Google Will Alert Searchers About 'Right to Be Forgotten' Link Removals in its search results

Lorna Gill Posted by Lorna Gill

Following the ruling made by the European Court of Justice, Google now plans to alert searchers about ‘Right to be forgotten’ link removals. From the ruling, Europeans can request Google to erase any information it has on them in their searches. In Google’s response to this, each page with removed links will now have an alert at the bottom. Also, next to be it may be a link that sends users to a different page with information on the complainant and keywords of the content.

 

The court ruling allows European citizens to ask for those links they think are inadequate, out of date, or irrelevant not to appear in Google’s search results, though the original search page will have them. Within a few days after the ruling was published, Google received over 41,000 link removal requests. One report suggested that new employees may have to be hired by Google in order for the deluge to be dealt with.

 

Though it has not yet been effected, Google may flag removed links in a similar manner to how users are normally alerted on illegal contents that have been taken down, like materials that infringe copyrights. In addition, the “right to be forgotten” information will also be included by Google in the transparency report they release biannually. This will reveal all the requests made by governments for materials to be removed from Google’s search results.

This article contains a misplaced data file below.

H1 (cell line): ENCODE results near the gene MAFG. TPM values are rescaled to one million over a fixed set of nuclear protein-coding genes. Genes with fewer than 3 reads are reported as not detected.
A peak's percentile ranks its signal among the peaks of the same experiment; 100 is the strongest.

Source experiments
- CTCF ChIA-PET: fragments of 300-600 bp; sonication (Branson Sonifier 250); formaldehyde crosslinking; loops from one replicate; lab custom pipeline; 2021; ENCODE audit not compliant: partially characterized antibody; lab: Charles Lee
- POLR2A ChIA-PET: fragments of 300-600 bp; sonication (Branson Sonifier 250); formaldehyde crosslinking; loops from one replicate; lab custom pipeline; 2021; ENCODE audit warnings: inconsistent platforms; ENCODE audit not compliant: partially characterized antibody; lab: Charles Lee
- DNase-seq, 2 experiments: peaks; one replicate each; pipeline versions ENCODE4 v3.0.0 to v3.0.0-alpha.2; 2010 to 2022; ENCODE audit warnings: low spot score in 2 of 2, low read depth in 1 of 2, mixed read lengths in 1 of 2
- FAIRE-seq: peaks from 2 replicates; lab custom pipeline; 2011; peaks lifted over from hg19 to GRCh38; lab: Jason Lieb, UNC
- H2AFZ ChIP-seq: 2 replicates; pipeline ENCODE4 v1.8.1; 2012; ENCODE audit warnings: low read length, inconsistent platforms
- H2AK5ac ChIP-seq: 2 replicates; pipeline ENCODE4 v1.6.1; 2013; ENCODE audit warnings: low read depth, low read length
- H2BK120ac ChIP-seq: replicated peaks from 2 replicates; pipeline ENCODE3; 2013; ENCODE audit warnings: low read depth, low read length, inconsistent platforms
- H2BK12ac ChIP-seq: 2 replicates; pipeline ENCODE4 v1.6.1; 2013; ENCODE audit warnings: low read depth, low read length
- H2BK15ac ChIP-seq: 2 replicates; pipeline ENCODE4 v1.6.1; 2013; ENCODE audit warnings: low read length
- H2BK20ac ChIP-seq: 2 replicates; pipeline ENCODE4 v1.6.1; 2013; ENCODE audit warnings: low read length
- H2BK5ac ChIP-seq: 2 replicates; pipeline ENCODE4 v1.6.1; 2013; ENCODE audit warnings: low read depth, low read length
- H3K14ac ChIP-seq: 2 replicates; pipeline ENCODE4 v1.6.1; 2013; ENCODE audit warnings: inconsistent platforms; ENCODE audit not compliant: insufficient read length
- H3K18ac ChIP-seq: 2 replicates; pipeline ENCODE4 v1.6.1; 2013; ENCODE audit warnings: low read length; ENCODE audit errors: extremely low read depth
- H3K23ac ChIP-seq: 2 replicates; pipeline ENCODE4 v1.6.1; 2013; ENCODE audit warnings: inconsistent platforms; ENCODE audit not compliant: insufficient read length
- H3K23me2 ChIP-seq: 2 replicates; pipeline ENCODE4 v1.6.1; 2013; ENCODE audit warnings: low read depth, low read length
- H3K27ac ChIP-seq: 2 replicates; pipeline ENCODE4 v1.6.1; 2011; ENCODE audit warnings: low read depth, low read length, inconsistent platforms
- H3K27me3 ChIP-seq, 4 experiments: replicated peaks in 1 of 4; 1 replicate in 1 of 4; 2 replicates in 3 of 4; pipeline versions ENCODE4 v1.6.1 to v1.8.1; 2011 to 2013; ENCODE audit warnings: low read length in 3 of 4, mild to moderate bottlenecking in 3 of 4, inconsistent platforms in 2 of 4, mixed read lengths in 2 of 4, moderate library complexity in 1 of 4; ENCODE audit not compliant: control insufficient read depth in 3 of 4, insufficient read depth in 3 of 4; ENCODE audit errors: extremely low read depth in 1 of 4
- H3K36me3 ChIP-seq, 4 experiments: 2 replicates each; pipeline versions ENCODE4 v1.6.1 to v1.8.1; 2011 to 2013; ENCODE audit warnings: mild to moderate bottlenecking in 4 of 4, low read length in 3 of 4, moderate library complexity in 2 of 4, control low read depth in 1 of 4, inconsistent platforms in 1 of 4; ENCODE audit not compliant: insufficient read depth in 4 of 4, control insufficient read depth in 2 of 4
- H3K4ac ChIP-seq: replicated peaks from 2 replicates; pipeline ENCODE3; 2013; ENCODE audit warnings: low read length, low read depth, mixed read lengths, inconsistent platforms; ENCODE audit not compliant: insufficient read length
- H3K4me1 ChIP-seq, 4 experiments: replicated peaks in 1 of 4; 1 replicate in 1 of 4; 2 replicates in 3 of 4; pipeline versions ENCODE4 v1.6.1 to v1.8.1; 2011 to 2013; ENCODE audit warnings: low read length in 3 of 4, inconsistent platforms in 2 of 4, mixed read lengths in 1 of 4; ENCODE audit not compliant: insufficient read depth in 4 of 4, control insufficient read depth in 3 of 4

It is not mandatory for Google to flag up all link removal requests. They first have to take public interest into consideration before removing the content. An advisory committee has since been set up by Google to give its recommendations on how far the public interest goes into a request.

Flagging of removed links in search results is however likely to be a disappointment to people whose take-down requests were granted. The fact that users can see that there’s some missing information on the given individual is likely to arouse their interests into trying harder to find out what it is that could be hidden. In the long run, some users may still find the information out of their curiosity.

 

Source: The Guardian, 2014

About the author

Lorna Gill
Lorna Gill
Lorna is responsible for acquisition marketing at Adthena, communicating their award-winning product and generating demand. She has developed her career in fast-paced, start-up environments, including two tech track 100 companies and is passionate about translating technical information into stories that excite and delight.